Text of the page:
human ovarian cancer."

    Bioinformatics Will Help Us Live Longer (March 28 2004)
    http://www.futurepundit.com/archives/002018.html Randall
    Parker at FuturePundit offers a good example of the way in
    which progress in bioinformatics is making medical science
    faster and better. If computer simulations allow us to
    understand proteins a thousand times faster, then progress
    towards real anti-aging therapies (and cures for many
    currently incurable conditions) based on this knowledge will
    be correspondingly faster. We will see new and exciting
    medicine technology in a decade rather than never. I have
    opined at Fight Aging! on the relationship between speed of
    research and the time it takes to make new medicine
    available - you should take a look.

    How Much Money To Save? (March 28 2004) http://www.eurekalert.org/pub_releases/2004-03/esr-
    sno032204.php A EurekAlert article on saving for retirement
    - and the economic pressures on retirement and social
    security system in most countries - reminds me that we have
    to plan for a future in which real anti-aging medicine
    exists. I examined how much money we should look at saving
    in a post at the Fight Aging! blog, and conclude that your
    plans should be very different from those of your parents.
    The difference between a good plan and a bad plan is an
    early death, because you can't afford to pay for healthy
    life extension medicine and government programs have broken
    down. Have you thought about the future of your health and
    life span today?

    OSHU To Open Stem Cell Research Center (March 27 2004)
    http://www.tdn.com/articles/2004/03/27/oregon/news01.txt The
    Daily News reports that the Oregon Health and Science
    University will be opening a stem cell research center with
    a mix of state and private funding from The Oregon
    Opportunity. The director of the new center notes that "one
    of the things we have to be aware of in the stem cell field
    is to avoid promising too much. My prediction is it will be,
    not five, but 10 years before this is going to pay off." For
    my part, I think five years is long enough for us to see the
    first widespread application of comparatively simple
    treatments for heart disease - assuming that US politicians
    stop trying to halt this research.

    It's Not Rocket Science (March 27 2004)
    http://www.dailymail.com/news/News/2004032340/ Making the
    best of your natural longevity isn't rocket science, despite
    the many people who are happy to take your money to tell you
    otherwise. As this Charleston Daily Mail article points out,
    the benefits of exercise, supplementation and a good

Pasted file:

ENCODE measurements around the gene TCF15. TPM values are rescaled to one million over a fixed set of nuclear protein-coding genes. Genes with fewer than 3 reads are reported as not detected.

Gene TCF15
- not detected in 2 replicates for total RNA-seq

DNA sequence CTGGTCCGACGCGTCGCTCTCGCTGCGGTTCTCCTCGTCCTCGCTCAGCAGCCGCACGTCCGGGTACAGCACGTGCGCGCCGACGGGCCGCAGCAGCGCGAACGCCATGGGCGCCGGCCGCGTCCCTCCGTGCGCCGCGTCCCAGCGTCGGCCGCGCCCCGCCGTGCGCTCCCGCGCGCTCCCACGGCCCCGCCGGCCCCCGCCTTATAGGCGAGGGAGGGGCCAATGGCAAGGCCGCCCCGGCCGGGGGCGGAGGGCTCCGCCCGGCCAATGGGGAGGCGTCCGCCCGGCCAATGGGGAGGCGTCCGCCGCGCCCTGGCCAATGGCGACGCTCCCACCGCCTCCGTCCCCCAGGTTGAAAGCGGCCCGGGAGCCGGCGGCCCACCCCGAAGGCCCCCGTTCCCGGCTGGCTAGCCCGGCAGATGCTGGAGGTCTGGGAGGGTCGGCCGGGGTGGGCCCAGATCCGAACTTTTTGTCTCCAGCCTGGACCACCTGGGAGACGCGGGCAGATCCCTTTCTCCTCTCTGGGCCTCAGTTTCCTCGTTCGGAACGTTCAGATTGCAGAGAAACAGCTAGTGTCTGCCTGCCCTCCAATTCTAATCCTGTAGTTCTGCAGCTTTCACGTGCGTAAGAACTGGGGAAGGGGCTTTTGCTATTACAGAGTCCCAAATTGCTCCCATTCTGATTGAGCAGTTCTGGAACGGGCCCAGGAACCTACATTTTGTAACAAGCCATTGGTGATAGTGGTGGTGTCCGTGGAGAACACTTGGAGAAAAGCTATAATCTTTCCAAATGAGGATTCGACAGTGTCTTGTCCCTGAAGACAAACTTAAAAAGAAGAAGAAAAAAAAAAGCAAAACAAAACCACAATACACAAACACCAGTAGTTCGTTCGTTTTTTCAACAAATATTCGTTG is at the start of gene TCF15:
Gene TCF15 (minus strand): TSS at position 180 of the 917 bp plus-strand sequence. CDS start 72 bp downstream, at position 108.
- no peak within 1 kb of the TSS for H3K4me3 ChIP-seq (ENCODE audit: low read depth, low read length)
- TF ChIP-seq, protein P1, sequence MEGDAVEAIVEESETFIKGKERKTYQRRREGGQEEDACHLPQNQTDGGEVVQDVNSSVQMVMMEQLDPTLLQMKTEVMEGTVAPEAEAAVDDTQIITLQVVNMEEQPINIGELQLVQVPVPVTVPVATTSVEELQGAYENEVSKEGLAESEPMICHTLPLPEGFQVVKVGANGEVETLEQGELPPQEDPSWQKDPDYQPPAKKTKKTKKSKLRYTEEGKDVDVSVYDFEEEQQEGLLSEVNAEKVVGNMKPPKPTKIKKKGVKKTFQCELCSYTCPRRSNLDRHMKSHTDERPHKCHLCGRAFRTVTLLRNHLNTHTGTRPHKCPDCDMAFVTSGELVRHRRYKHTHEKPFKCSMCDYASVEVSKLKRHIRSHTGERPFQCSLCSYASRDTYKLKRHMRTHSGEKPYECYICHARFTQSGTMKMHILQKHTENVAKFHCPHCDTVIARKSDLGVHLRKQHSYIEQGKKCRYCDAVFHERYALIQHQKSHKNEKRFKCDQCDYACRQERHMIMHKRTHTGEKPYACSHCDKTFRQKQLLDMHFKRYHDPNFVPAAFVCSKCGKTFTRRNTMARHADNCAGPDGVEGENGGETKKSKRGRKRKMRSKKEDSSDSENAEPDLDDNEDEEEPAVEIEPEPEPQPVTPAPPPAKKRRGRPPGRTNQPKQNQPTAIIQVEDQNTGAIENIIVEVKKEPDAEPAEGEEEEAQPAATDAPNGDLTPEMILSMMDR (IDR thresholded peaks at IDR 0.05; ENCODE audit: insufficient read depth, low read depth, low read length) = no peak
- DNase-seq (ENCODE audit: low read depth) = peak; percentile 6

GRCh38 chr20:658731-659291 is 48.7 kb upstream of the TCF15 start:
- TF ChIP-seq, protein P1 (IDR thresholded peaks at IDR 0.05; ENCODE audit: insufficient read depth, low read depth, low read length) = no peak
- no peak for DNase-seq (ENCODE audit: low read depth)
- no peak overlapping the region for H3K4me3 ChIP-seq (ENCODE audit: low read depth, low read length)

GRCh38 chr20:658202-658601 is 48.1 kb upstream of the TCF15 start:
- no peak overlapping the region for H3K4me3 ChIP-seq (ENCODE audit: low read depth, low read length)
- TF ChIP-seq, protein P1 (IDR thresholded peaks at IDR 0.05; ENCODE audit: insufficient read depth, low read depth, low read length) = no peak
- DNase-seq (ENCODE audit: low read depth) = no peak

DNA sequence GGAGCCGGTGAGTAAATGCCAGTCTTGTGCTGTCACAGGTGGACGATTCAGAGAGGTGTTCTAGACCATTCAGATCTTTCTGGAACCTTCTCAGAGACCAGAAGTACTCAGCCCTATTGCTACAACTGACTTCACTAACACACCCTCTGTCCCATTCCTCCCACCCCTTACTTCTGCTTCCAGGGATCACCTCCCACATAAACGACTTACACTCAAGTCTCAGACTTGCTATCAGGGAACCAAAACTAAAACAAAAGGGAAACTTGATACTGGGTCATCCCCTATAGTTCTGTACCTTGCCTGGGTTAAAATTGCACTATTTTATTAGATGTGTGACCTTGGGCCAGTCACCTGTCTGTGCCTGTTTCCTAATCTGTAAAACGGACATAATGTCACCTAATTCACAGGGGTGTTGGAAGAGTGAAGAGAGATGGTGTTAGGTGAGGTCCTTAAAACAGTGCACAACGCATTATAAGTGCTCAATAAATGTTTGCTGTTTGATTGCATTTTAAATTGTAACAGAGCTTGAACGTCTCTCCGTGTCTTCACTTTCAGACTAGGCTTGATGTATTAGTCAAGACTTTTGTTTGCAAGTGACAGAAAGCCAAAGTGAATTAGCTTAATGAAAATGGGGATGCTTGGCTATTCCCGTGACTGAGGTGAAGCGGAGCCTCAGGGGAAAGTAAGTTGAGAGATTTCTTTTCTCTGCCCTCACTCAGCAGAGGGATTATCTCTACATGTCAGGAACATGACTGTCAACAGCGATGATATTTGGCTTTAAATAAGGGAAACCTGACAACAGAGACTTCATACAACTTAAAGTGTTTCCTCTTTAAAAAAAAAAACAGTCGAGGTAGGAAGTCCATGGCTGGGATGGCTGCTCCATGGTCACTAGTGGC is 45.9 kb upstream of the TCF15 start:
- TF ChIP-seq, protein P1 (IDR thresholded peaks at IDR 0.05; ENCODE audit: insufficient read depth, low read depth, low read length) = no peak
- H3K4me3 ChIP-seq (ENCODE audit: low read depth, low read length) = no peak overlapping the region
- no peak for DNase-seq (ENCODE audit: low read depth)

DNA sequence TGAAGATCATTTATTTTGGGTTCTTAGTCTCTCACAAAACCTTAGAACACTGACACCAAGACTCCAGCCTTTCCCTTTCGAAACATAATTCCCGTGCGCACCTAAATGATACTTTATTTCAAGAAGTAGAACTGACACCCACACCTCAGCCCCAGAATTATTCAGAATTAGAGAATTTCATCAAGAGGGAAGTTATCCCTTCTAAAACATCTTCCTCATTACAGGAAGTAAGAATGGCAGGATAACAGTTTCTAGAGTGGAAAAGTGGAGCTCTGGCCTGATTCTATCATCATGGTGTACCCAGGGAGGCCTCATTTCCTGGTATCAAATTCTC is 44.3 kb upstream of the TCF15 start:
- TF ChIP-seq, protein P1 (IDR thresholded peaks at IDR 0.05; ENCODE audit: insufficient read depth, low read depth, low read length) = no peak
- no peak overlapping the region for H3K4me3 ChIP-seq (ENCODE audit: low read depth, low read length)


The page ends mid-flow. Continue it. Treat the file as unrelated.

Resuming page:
relationship with your physician are well known and well
    documented. The detrimental effects of smoking and being
    overweight are similarly well known. You can't yet do
    anything about the effect your genes have on your longevity,
    but you certainly can work on the rest of it! Stay healthy
    and you'll live longer. Live longer, and you'll be around to
    benefit from the real anti-aging medicine of the future.

    Put Your Name To "Facing Cryonics" (March 26 2004) http://w-
    ww.imminst.org/forum/index.php?act=ST&f=61&t=3311&hl=&s= In
    response to recent legislative attacks on cryonics, the
    Immortality Institute is managing an initiative called
    "Facing Cryonics." By associating individual names, faces
    and messages with the cryonics industry, we are better able
    to communicate with legislators. It is far easier for
    politicians to pass bad laws when they are not being engaged
    on a person-to-person basis. The Facing Cryonics initiative
    is a great way for you to show solidarity with cryonics
    supporters and advocates in the healthy life extension
    community. This sort of program will also serve well for
    other causes as it is expanded, such as the political battle
    over regenerative medicine and vital stem cell research.

    Biotech Will Bring Great Benefits (March 26 2004)
    http://www.techcentralstation.com/032604B.html Michael
    Fumento examines the promise of biotech - including cures
    for the incurable and greatly extended healthy life spans -
    at Tech Central Station. Relieving suffering, saving lives
    and fixing flaws in the human condition are just a fraction
    of what could be achieved in the near future with the right
    level of funding and public support. The naysayers and the
    anti-biotech crowd (like Leon Kass, for example) ignore
    these benefits in their attempts to block change and
    progress. To my mind, it is deeply immoral to hold back the
    development of new cures and better medicine. To do so costs
    lives and creates suffering.

    Elsewhere In South America... (March 25 2004)
    http://www.emediawire.com/releases/2004/3/emw112934.htm This
    press release notes success in a human trial of a heart
    therapy that "involves taking the patient's own bone marrow
    and purifying it to obtain the type of stem cells which will
    hopefully give rise to new blood vessels and muscle so the
    heart can get more oxygen and function better." The trial
    took place in Uruguay and was administered by a team of
    Argentinian researchers. Meanwhile, the FDA has been
    preventing US researchers from performing this sort of trial
    until very recently. Approximately 50,000 people worldwide
    die every day due to some form of heart disease. Political
    delays in research have horrific human consequences.

    Brazilian Government To Ban Therapeutic Cloning (March 25
    2004) http://www.scidev.net/news/index.cfm?fuseaction=readn-
    ews&itemid=1289&language=1 SciDev.net reports that the
    Brazilian government is poised to pass a broad biotechnology
    bill that will prohibit therapeutic cloning, and thus also
    ban most promising stem cell research. There seems to be